While getting any depth-of-field has been a challenge for me with the S2 and the 70mm, the 35mm definitely delivers broad depth of field and is perfectly suited to landscape photography (as I had hoped it would be). This may seem rather obvious as the new lens is a wide-angle, but the point is that with diffraction setting in at around f/13 on the S2's CCD (this is a function of the physics of pixel pitch), I really don't want to stop down too far to gain depth of field at the expense of fine detail sharpness.


Leica S2 with 35mm, 1/500th at f/6.8, ISO 160
100% Crop


Leica S2 with 35mm, 8sec at f/8, ISO 160, tripod


Hand-held shooting is very easy on the 35mm due to the wider angle of view (equivalent to a 28mm). I was able to get reasonably sharp pictures at 1/30th of a second with a little mindfulness and thanks to the S2's well damped mirror and shutter, but I'd recommend 1/60th or 1/90th as a realistic everyday minimum for sharp results. Going to 1/125th or 1/180th guaranteed critically-sharp images.


Leica S2 with 35mm, 1/180th at f/3.4, ISO 160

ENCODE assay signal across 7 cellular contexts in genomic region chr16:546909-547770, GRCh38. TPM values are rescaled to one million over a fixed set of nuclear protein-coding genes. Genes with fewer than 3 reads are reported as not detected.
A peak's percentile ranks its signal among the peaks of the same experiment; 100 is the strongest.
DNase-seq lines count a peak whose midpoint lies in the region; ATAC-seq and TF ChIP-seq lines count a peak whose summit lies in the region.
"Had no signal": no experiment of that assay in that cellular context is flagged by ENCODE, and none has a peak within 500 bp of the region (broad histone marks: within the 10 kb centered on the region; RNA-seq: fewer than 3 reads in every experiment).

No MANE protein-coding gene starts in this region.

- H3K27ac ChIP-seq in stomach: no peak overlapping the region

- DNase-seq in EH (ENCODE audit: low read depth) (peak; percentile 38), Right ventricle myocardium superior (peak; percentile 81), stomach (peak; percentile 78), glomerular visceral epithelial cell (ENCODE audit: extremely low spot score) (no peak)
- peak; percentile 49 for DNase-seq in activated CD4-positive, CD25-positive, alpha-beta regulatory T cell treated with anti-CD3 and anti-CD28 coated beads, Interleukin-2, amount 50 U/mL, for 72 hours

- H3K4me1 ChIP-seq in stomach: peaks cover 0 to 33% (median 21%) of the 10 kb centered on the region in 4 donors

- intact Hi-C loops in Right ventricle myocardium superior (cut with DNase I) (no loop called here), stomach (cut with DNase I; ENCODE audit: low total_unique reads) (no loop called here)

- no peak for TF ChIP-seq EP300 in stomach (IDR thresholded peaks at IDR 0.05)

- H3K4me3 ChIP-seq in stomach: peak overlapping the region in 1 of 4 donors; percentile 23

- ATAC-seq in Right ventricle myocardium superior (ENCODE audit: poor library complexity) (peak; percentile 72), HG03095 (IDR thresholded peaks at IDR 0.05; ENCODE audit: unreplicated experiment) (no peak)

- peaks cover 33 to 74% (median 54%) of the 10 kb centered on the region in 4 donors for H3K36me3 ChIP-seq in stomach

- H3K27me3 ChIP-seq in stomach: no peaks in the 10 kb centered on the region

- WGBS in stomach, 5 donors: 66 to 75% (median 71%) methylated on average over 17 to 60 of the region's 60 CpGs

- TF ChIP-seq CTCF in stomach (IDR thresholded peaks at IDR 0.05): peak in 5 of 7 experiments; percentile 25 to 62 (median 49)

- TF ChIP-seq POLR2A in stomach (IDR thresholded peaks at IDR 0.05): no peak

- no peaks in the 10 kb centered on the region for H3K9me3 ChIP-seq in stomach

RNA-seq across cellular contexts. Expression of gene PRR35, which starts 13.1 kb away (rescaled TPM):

100% Crop


Leica S2 with 35mm, 1/125th at f/4.8, ISO 160


This lens is quite crisp wide-open at f/2.5. It even produces some decent bokeh as well. This is not a "typical" medium format wide-angle offering that must be stopped down to f/11 and beyond just to get some corner-to-corner sharpness. Looking at the MTF charts for the lens shows that in the center of the frame, it is already resolving 40 lp/mm at 75% contrast wide-open (and a really impressive 90% contrast for 20l p/mm). The corners are not perfect wide-open, dropping to about 30% contrast. In reality, this should only be visible at the very corners as it represents only the last 10% of image height on the MTF graph. By f/5.6 performance is really astonishing and only the very extreme corners have a small drop in contrast (50%). When I look at the images I shot with the lens, real life results echo the published specs and bring home just how exceptional the 35 really is.